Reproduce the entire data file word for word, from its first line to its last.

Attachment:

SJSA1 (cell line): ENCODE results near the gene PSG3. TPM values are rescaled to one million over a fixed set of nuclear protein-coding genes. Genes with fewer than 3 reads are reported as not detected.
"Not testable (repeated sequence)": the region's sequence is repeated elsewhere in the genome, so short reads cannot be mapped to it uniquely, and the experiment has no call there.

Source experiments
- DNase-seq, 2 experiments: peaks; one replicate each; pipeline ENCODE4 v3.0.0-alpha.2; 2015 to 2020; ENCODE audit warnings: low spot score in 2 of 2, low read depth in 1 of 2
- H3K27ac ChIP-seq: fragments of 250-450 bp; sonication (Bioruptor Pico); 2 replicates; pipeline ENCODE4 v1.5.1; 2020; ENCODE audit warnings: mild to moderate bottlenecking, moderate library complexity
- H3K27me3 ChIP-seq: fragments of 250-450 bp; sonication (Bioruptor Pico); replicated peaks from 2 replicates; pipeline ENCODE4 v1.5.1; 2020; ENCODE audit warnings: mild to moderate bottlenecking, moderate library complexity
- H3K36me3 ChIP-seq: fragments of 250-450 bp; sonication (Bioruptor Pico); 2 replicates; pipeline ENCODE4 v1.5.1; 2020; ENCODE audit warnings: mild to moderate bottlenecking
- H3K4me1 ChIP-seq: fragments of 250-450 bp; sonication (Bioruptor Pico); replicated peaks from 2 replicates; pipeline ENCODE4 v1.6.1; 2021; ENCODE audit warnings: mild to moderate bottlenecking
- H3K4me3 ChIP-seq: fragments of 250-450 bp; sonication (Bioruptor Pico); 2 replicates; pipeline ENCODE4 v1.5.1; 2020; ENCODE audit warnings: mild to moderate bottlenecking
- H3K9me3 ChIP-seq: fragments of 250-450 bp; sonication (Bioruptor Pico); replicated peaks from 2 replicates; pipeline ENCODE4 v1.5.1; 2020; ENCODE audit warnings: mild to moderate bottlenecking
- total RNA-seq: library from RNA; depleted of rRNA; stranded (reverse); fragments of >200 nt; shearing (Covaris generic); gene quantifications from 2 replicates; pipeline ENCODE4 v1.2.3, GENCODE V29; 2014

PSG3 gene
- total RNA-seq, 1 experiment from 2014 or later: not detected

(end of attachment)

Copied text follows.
SJSA1 (cell line): ENCODE results near the gene PSG3. TPM values are rescaled to one million over a fixed set of nuclear protein-coding genes. Genes with fewer than 3 reads are reported as not detected.
"Not testable (repeated sequence)": the region's sequence is repeated elsewhere in the genome, so short reads cannot be mapped to it uniquely, and the experiment has no call there.

Source experiments
- DNase-seq, 2 experiments: peaks; one replicate each; pipeline ENCODE4 v3.0.0-alpha.2; 2015 to 2020; ENCODE audit warnings: low spot score in 2 of 2, low read depth in 1 of 2
- H3K27ac ChIP-seq: fragments of 250-450 bp; sonication (Bioruptor Pico); 2 replicates; pipeline ENCODE4 v1.5.1; 2020; ENCODE audit warnings: mild to moderate bottlenecking, moderate library complexity
- H3K27me3 ChIP-seq: fragments of 250-450 bp; sonication (Bioruptor Pico); replicated peaks from 2 replicates; pipeline ENCODE4 v1.5.1; 2020; ENCODE audit warnings: mild to moderate bottlenecking, moderate library complexity
- H3K36me3 ChIP-seq: fragments of 250-450 bp; sonication (Bioruptor Pico); 2 replicates; pipeline ENCODE4 v1.5.1; 2020; ENCODE audit warnings: mild to moderate bottlenecking
- H3K4me1 ChIP-seq: fragments of 250-450 bp; sonication (Bioruptor Pico); replicated peaks from 2 replicates; pipeline ENCODE4 v1.6.1; 2021; ENCODE audit warnings: mild to moderate bottlenecking
- H3K4me3 ChIP-seq: fragments of 250-450 bp; sonication (Bioruptor Pico); 2 replicates; pipeline ENCODE4 v1.5.1; 2020; ENCODE audit warnings: mild to moderate bottlenecking
- H3K9me3 ChIP-seq: fragments of 250-450 bp; sonication (Bioruptor Pico); replicated peaks from 2 replicates; pipeline ENCODE4 v1.5.1; 2020; ENCODE audit warnings: mild to moderate bottlenecking
- total RNA-seq: library from RNA; depleted of rRNA; stranded (reverse); fragments of >200 nt; shearing (Covaris generic); gene quantifications from 2 replicates; pipeline ENCODE4 v1.2.3, GENCODE V29; 2014

PSG3 gene
- total RNA-seq, 1 experiment from 2014 or later: not detected